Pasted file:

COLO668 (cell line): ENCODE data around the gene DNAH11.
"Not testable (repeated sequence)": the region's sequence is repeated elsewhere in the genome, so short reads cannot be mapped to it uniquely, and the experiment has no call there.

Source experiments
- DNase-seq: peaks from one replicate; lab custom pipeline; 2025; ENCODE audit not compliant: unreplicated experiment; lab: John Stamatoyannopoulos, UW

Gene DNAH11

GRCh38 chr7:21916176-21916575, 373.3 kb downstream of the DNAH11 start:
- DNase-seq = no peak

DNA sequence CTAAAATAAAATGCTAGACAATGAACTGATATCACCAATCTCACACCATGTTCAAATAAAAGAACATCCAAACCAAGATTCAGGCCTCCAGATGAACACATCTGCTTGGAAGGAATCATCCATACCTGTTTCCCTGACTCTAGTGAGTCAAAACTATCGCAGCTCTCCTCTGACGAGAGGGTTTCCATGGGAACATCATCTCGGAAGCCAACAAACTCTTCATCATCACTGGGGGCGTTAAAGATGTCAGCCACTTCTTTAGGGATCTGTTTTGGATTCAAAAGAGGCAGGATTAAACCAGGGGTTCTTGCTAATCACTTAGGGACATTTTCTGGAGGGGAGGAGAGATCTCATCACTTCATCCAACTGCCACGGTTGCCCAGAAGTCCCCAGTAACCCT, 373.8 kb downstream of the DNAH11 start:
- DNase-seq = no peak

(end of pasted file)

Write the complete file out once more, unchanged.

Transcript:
COLO668 (cell line): ENCODE data around the gene DNAH11.
"Not testable (repeated sequence)": the region's sequence is repeated elsewhere in the genome, so short reads cannot be mapped to it uniquely, and the experiment has no call there.

Source experiments
- DNase-seq: peaks from one replicate; lab custom pipeline; 2025; ENCODE audit not compliant: unreplicated experiment; lab: John Stamatoyannopoulos, UW

Gene DNAH11

GRCh38 chr7:21916176-21916575, 373.3 kb downstream of the DNAH11 start:
- DNase-seq = no peak

DNA sequence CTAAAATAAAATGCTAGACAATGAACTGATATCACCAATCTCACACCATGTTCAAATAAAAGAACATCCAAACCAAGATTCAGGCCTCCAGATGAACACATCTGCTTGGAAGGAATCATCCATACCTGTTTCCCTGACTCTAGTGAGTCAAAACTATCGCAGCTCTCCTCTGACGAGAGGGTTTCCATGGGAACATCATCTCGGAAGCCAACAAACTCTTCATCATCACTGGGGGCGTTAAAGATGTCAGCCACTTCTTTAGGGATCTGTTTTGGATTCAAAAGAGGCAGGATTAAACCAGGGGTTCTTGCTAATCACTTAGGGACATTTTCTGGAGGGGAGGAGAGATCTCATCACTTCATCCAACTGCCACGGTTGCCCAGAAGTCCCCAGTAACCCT, 373.8 kb downstream of the DNAH11 start:
- DNase-seq = no peak